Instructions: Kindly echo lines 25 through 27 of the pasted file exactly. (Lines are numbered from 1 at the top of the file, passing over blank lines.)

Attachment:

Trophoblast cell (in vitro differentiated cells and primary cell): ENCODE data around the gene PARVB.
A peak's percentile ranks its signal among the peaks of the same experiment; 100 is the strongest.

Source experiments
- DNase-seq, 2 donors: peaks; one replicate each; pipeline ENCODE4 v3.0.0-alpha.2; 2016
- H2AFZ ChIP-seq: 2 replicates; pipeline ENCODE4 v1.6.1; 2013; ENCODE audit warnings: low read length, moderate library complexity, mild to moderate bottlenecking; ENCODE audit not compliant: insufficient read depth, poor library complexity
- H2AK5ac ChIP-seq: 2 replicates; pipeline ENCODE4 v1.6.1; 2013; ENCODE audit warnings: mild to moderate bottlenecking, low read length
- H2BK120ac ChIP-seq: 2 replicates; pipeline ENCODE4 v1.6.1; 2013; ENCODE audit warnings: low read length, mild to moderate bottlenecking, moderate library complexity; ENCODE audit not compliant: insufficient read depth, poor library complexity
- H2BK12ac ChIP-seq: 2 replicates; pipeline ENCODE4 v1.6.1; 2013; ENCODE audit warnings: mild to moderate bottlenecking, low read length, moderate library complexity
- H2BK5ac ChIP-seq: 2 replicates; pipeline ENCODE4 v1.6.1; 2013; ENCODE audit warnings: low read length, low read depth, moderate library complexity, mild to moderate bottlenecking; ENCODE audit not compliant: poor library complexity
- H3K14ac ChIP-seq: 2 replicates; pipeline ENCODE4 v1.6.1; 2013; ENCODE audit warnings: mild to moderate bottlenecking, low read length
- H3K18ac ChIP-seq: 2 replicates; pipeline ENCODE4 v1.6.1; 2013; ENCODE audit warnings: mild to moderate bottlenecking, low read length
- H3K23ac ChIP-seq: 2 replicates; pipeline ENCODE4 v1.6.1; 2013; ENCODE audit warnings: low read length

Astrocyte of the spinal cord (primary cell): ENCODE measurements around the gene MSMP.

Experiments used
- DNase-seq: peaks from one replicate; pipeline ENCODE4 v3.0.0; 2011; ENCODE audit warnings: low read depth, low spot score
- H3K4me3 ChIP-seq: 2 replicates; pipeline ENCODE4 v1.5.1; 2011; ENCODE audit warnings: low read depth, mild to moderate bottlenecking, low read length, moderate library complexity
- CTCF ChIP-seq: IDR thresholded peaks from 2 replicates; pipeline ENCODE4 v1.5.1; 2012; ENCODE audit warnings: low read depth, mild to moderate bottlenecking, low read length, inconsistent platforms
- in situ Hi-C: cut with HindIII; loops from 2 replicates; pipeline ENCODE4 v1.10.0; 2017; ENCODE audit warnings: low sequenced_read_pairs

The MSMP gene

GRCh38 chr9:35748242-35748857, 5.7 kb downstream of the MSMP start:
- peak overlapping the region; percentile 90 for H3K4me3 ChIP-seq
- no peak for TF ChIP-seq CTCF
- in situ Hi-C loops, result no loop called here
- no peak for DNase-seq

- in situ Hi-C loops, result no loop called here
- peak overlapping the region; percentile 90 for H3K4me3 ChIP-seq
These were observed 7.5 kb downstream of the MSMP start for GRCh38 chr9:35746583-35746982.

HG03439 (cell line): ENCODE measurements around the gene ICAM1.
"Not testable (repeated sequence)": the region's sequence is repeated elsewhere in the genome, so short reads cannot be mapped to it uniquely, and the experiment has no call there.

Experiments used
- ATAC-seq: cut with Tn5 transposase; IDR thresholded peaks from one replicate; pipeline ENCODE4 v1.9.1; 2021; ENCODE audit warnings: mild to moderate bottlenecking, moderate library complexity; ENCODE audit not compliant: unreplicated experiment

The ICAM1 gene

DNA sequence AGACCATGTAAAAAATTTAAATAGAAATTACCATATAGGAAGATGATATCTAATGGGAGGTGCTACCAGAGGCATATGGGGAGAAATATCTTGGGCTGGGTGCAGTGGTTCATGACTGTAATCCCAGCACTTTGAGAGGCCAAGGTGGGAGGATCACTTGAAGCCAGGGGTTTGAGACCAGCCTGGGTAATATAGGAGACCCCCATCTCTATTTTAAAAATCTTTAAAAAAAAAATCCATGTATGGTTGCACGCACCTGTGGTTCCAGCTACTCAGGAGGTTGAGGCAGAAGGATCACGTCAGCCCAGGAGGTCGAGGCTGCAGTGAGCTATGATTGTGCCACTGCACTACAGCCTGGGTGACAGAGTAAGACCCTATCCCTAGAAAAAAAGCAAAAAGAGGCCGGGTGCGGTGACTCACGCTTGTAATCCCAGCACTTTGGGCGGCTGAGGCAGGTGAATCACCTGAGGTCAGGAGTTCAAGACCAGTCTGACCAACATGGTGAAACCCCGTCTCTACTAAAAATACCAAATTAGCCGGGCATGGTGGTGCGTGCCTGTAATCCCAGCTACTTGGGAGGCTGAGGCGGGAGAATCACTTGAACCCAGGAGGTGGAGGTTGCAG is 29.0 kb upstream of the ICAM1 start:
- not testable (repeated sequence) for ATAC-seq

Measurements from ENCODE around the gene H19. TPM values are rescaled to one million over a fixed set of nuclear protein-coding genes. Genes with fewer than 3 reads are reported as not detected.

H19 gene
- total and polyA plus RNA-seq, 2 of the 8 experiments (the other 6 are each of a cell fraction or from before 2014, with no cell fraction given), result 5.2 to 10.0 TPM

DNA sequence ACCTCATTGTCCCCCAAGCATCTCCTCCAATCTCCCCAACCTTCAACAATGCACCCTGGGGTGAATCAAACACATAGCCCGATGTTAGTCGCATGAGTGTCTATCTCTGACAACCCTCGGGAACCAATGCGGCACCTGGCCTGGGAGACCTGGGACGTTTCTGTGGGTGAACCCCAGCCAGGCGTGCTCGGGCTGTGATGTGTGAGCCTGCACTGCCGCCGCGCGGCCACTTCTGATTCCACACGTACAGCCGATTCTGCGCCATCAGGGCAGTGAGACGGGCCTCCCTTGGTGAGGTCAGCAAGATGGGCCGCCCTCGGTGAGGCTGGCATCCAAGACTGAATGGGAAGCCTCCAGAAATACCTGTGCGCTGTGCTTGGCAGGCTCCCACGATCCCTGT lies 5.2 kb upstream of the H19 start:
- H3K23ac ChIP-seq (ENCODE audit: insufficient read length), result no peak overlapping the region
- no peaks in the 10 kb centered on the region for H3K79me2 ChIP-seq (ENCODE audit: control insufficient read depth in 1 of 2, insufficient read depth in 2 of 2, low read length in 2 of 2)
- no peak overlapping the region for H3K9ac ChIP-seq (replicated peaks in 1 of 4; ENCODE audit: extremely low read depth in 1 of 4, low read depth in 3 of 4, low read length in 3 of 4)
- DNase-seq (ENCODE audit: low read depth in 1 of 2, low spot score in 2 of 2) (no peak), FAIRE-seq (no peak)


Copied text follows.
- in situ Hi-C loops, result no loop called here
- peak overlapping the region; percentile 90 for H3K4me3 ChIP-seq
These were observed 7.5 kb downstream of the MSMP start for GRCh38 chr9:35746583-35746982.